The interviews indicate that the participants used collaborative strategies to solve the tasks and that they ensured that all member of the group got a chance to interact with the application and be a part of the treasure hunt. Adapting to each others movements, the grown-ups tended to kneel down and other spontaneous turn-taking actions was frequent when using the phone. The collaboration was observed to be difficult in a group of four children where no adults participated. One reason can be that there was no adult there to help managing turn-taking, but it may also be that it simply is difficult for four people to cooperate around a small screen. direct path. However, this was usually resolved with the aid of the older participants in the group.
Another issue that differed between age groups was the logic behind some of the ingredients they collected. One part of the task was to gather wood for the stove. Of course few children had any experience of having to gather wood in order to fire up a stove, so they did not understand the connection between this “ingredient” and the rest of the collection.
The main difficulty observed during the study was to interpret the direction by aid of the arrows used in the application. On many occasions the participants used the regular map to find their way to the next interesting place, where they found the markers quite easily. Many did accordingly not use the direction arrow that was shown when the camera of the device pointed towards the ground.
The fact that the participants were both children and adults gave an interesting dynamic to both the use of the application and the user study. Having a familiar adult with them alleviated the fact that the children were sometimes shy in front of the observer/interviewer. When they were too shy to answer a question the adult in their group would repeat the question and the child would then happily answer him or her instead.
When asked about what was most entertaining or fun in the application several groups mentioned a specific video
(of a doll being thrown into the air), but participants also appreciated the panoramic rooftop view of the surroundings. The stories in the short videos were also considered a positive aspect since they also were informative and allowed the participants to learn more about the author and her life.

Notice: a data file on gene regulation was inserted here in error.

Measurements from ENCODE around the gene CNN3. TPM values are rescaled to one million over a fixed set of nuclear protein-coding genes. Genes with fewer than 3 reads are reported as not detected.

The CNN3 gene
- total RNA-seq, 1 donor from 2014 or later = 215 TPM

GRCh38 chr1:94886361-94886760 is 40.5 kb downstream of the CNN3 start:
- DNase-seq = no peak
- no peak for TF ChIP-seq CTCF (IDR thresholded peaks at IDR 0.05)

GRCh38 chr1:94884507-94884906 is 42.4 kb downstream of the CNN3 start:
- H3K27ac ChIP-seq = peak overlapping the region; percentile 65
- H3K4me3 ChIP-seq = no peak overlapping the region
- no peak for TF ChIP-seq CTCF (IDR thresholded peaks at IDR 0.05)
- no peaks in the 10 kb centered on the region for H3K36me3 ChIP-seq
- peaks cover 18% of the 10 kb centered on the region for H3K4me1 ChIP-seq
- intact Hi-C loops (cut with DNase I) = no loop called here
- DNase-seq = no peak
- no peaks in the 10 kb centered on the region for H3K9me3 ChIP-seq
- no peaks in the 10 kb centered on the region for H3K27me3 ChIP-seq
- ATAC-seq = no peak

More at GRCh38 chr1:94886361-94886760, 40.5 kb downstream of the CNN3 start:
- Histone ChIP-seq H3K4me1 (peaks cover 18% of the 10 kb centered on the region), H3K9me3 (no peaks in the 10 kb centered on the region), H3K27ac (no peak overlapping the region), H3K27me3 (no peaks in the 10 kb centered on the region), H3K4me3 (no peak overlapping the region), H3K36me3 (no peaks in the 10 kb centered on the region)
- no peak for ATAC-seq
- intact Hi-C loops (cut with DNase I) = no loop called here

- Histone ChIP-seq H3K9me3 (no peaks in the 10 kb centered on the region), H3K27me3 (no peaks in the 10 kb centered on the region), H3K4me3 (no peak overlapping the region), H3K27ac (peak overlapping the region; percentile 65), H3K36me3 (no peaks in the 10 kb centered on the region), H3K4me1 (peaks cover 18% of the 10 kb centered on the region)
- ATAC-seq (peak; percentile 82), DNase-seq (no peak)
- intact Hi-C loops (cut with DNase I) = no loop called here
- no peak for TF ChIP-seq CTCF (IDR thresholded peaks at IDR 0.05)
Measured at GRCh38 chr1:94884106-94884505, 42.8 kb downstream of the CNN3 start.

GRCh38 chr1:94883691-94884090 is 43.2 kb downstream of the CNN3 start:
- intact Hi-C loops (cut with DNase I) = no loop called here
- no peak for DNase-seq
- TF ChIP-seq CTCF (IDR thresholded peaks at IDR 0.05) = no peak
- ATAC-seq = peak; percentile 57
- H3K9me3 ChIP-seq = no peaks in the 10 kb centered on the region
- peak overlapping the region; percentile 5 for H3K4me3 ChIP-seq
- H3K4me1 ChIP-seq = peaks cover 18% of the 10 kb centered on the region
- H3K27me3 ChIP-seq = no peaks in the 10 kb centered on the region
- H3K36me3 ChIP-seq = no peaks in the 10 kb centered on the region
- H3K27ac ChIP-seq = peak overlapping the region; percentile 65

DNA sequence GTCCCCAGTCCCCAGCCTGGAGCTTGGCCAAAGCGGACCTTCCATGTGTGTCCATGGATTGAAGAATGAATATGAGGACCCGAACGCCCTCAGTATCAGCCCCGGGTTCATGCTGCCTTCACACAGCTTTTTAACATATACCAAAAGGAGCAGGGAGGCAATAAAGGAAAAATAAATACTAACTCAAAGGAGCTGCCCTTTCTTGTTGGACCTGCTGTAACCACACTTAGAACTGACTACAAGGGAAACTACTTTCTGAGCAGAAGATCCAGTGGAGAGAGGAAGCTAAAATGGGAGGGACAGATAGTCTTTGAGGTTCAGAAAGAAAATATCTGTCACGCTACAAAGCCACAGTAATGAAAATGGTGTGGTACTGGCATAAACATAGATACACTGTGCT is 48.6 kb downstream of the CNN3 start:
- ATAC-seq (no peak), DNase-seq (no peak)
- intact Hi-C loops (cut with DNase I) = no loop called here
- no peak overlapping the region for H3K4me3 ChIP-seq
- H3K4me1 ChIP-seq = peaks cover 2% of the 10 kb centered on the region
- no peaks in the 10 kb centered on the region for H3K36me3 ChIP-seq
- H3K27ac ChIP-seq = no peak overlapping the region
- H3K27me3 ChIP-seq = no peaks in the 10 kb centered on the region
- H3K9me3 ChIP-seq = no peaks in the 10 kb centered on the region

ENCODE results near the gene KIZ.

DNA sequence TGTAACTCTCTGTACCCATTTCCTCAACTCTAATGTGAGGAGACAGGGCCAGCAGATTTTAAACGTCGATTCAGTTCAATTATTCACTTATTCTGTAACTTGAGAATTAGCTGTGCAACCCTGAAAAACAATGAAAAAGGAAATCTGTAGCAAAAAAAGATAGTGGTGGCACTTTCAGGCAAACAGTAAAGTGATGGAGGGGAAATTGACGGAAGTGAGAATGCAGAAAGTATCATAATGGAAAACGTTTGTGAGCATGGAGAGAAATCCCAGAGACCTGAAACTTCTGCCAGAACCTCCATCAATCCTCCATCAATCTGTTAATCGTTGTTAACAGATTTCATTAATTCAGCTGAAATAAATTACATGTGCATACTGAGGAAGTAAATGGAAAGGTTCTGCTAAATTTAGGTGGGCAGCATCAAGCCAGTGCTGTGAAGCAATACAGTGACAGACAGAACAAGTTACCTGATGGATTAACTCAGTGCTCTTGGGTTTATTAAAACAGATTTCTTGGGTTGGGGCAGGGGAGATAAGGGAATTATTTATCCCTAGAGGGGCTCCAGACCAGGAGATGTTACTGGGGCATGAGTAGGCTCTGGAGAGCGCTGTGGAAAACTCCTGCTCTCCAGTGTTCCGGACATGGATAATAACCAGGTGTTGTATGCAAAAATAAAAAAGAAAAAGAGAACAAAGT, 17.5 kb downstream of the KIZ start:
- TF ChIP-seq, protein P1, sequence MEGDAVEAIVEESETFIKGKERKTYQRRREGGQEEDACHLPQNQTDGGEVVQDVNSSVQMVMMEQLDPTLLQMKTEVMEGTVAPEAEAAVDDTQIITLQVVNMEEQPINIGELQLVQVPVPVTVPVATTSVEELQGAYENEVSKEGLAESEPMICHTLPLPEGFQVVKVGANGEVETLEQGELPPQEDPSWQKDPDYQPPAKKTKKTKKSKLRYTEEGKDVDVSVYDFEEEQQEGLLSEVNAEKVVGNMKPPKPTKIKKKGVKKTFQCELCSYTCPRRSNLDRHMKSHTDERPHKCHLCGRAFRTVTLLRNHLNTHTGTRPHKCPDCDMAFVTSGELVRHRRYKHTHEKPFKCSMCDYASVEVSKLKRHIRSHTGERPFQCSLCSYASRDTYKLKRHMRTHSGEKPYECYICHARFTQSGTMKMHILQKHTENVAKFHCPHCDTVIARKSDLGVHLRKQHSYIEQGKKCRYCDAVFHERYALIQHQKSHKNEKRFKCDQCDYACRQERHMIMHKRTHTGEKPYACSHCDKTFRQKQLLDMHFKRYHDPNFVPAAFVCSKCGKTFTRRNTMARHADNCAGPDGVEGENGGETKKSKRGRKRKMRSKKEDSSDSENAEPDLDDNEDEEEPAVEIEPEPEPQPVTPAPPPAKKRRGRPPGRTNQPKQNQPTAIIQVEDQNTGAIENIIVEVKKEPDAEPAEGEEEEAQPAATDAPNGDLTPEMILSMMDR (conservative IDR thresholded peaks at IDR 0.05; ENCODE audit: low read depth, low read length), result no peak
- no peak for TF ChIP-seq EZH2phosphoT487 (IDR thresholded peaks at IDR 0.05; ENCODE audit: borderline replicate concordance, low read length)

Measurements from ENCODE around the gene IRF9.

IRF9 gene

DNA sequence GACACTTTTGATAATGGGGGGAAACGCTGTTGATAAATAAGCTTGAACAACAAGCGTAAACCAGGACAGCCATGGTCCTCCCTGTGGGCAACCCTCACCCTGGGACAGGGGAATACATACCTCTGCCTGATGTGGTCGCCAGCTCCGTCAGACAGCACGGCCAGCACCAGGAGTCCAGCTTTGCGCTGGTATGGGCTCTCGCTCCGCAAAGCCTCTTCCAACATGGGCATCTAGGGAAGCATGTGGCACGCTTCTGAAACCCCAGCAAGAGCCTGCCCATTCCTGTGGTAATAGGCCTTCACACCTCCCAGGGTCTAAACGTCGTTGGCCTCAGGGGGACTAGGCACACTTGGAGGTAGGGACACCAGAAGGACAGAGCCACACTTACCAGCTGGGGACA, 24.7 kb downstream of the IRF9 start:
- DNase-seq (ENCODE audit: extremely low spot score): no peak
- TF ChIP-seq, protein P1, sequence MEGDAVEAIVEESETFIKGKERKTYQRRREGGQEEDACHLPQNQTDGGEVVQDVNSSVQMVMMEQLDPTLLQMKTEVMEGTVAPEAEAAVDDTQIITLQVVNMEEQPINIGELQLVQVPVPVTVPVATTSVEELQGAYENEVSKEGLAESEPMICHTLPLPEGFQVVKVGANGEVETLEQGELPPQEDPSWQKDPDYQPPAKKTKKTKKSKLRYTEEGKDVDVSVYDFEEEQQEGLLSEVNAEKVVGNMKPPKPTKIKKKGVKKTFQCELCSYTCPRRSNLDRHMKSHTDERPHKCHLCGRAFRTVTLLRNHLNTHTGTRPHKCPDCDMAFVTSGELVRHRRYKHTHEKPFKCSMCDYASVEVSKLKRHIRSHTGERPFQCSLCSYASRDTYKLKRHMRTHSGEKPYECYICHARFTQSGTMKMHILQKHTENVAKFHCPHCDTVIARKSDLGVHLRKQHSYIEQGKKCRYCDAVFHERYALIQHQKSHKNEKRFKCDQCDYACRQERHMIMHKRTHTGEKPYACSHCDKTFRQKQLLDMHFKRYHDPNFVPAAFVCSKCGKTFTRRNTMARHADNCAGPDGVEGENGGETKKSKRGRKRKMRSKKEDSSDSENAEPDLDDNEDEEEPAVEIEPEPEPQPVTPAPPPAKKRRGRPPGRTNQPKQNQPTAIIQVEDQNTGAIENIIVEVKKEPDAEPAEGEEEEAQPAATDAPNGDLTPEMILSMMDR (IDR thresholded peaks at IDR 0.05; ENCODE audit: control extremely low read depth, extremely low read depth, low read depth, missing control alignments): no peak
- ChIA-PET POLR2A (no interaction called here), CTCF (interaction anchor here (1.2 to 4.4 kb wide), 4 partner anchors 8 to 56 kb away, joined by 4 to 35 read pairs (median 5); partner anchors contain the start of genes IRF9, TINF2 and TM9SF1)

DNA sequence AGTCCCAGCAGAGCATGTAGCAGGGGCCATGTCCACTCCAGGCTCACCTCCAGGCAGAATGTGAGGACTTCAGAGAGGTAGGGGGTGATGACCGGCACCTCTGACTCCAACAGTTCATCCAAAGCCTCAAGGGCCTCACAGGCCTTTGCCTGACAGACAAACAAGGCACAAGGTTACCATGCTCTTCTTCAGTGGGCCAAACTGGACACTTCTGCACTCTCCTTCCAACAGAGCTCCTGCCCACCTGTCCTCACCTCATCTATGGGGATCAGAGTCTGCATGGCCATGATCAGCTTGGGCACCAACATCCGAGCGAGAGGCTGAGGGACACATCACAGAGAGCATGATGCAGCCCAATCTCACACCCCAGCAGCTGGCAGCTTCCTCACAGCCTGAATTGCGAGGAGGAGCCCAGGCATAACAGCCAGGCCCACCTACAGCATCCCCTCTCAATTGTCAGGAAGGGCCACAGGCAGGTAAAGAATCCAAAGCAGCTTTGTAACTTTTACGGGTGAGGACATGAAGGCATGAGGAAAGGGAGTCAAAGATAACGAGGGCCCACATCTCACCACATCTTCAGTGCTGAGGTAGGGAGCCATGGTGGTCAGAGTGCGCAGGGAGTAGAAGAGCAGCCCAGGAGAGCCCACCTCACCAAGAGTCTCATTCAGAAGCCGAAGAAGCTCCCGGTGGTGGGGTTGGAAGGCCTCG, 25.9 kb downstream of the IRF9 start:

The still images that popped up at some places were perceived as slightly pointless by several of the children.
This pointlessness, however, amused them as they thought it was funny when they popped up in what they felt was out of context.
Technical Issues and Other Difficulties
The least appreciated aspect of the application was quite naturally some technical malfunctions and a couple of incidents when the application shut down unexpectedly.
Some of the participants experienced the treasure hunt as being to easy and not challenging enough, and others thought it was too short.
There were some differences between the adult’s and the children’s difficulties with the application. In general the children were quicker to understand and start using the application, but they sometimes interpreted the instructions literally. For example, one young participant noted that it sometimes was impossible to follow the arrow as it pointed into a bush. Rather than taking the arrow as a general direction they wanted to follow its
Discussion of the User Study
In general the participants seemed to clearly enjoy the treasure hunt and had fun while doing it. It was perceived to be a fun way of collaborating and learning more about
Astrid Lindgren and her life.
The obstacles the participants met along the way were handled through communication and further exploration.
Several of the children expressed that they had fun while walking around and that they did find out more about
Astrid Lindgren and Näs.
Several of the participants had extensive previous experience of the location and knowledge about the author before they took part of this study. Nevertheless they thought it was a learning experience that held entertainment value and this shows a promise for the concept as a part of future tourist-aimed activities in Näs.